Generic Traits

Traits can also be generic, just like types and functions. A trait’s parameters get concrete types when it is used.

struct Foo(String);

impl From<u32> for Foo {
    fn from(from: u32) -> Foo {
        Foo(format!("Converted from integer: {from}"))

impl From<bool> for Foo {
    fn from(from: bool) -> Foo {
        Foo(format!("Converted from bool: {from}"))

fn main() {
    let from_int = Foo::from(123);
    let from_bool = Foo::from(true);
    println!("{from_int:?}, {from_bool:?}");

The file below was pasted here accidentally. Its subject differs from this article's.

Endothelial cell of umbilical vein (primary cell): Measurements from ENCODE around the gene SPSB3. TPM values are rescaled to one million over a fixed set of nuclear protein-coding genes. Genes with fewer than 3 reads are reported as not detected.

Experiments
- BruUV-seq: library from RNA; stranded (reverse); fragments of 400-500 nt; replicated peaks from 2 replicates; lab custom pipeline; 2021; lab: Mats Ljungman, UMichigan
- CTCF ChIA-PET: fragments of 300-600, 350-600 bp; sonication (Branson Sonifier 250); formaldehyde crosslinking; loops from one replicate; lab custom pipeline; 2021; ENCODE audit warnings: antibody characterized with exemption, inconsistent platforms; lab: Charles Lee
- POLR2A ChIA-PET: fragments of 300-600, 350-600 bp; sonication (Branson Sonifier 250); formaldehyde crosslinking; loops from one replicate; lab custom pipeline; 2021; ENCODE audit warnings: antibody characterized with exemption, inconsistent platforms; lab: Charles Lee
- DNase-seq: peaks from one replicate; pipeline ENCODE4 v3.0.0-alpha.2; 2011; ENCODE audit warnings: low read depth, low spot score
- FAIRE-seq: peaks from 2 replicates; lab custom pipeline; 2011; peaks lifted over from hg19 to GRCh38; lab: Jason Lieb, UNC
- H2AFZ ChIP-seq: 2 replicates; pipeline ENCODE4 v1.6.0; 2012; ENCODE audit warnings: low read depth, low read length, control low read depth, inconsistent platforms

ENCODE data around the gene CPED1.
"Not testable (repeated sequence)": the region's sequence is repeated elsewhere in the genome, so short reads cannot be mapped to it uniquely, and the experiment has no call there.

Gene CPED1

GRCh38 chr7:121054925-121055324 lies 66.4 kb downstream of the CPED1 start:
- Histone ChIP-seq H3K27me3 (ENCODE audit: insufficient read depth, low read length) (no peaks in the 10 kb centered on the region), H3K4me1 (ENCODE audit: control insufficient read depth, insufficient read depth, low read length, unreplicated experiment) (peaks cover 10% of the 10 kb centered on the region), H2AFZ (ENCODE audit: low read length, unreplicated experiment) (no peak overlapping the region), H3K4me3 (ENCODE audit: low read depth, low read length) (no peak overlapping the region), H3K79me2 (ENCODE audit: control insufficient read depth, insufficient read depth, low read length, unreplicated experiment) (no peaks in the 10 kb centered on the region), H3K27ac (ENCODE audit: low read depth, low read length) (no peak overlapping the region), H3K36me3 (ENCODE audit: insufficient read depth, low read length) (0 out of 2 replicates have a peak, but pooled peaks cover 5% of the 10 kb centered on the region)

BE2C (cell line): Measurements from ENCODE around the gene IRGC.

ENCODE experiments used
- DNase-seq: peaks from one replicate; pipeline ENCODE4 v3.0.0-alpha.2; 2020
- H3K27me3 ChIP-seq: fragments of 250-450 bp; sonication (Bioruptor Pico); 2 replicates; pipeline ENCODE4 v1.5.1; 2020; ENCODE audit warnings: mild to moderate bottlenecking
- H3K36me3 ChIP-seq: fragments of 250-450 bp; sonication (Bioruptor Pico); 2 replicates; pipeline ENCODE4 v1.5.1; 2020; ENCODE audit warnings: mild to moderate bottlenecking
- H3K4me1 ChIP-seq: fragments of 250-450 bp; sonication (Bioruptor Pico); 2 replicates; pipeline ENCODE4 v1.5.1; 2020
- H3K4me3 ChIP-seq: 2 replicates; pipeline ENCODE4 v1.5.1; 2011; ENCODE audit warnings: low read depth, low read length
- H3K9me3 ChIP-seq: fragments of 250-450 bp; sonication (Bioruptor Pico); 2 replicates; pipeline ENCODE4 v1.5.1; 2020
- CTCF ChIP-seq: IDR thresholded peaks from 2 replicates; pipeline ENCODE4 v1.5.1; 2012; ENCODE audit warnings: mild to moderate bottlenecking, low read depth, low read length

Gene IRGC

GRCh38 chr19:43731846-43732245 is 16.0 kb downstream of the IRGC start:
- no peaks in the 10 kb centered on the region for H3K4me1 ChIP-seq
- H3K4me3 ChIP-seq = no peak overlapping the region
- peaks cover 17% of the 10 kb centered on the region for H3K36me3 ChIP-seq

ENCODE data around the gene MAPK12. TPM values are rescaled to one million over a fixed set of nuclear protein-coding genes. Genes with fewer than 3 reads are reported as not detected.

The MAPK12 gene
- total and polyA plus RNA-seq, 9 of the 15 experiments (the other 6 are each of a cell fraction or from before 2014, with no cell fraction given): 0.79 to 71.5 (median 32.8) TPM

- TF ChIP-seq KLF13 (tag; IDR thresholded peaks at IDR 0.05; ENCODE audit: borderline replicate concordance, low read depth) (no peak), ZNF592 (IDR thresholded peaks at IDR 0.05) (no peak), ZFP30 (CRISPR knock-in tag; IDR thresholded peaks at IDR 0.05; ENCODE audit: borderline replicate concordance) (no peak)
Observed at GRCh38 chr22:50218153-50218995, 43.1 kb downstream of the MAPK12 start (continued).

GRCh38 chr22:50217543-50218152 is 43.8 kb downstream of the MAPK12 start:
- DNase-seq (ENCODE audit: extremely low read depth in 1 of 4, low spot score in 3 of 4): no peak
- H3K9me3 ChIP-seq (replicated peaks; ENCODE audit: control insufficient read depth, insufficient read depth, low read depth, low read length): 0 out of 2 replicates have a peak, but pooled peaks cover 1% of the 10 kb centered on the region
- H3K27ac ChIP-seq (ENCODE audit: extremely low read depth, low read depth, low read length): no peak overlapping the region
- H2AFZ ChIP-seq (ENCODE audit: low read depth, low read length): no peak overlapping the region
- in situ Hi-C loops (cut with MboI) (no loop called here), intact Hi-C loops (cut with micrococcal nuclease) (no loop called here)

• The From trait will be covered later in the course, but its definition in the std docs is simple.

  • Implementations of the trait do not need to cover all possible type parameters. Here, Foo::From("hello") would not compile because there is no From<&str> implementation for Foo.

  • Generic traits take types as “input”, while associated types are a kind of “output” type. A trait can have multiple implementations for different input types.

  • In fact, Rust requires that at most one implementation of a trait match for any type T. Unlike some other languages, Rust has no heuristic for choosing the “most specific” match. There is work on adding this support, called specialization.